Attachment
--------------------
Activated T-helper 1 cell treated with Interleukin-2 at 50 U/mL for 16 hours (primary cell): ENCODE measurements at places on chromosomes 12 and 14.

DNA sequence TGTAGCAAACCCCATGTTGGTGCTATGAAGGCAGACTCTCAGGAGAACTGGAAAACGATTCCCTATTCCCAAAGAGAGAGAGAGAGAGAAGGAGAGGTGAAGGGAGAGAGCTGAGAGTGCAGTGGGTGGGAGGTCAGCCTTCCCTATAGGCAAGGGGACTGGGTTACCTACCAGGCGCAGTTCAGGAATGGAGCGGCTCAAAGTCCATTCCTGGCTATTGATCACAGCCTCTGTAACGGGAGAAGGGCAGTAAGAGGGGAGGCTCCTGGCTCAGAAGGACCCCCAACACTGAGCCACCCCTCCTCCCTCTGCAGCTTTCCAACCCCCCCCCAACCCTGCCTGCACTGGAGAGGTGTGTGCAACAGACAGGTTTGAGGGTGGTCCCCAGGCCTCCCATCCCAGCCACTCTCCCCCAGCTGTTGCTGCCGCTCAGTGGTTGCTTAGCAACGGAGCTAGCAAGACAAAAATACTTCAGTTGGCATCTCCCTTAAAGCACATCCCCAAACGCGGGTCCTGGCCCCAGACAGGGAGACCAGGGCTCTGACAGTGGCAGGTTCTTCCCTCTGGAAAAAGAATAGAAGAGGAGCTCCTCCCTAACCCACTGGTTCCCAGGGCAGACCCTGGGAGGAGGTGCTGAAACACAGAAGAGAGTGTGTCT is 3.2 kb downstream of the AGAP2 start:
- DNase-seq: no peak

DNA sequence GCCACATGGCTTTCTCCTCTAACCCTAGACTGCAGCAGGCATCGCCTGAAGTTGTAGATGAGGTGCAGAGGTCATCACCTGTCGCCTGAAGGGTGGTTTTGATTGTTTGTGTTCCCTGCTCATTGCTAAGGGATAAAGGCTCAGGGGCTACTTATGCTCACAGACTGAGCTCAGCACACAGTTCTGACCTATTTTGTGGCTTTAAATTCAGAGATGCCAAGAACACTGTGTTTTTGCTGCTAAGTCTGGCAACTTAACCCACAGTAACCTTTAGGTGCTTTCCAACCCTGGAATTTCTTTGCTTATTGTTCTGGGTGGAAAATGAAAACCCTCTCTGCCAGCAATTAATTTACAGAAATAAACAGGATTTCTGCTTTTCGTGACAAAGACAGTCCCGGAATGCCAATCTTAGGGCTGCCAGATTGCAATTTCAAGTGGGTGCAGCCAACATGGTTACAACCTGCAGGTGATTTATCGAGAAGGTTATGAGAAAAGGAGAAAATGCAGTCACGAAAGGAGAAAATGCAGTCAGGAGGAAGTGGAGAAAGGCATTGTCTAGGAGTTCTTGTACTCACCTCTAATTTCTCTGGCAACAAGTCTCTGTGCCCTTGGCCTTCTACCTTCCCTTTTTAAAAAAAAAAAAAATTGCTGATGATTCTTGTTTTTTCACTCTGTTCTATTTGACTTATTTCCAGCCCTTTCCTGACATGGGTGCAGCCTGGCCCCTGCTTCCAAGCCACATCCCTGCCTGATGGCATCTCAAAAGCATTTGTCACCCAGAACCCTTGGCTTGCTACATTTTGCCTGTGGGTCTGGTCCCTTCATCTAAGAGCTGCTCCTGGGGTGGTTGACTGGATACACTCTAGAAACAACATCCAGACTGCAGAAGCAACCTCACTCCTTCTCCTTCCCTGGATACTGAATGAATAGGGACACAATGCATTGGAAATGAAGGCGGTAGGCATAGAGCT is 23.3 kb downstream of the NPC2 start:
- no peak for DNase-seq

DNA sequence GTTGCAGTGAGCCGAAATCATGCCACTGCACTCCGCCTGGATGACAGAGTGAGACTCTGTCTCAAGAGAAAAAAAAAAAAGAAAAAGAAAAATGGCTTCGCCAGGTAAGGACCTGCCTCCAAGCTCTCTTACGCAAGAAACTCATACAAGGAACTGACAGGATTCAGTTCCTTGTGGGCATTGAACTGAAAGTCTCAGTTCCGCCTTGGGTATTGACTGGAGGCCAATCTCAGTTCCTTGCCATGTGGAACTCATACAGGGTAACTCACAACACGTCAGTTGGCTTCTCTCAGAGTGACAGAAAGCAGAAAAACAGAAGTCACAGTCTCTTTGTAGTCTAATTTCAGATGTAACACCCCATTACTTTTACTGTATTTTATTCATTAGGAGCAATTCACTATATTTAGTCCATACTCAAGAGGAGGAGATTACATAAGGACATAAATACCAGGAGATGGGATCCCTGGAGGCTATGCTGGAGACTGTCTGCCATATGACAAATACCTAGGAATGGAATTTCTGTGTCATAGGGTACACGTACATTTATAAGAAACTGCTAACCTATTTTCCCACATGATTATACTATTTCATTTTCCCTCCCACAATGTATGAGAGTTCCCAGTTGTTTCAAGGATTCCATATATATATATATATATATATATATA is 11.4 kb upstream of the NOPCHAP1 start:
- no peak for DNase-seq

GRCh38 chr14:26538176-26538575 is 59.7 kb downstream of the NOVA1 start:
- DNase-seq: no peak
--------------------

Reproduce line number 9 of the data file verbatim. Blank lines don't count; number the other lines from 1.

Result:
- DNase-seq: no peak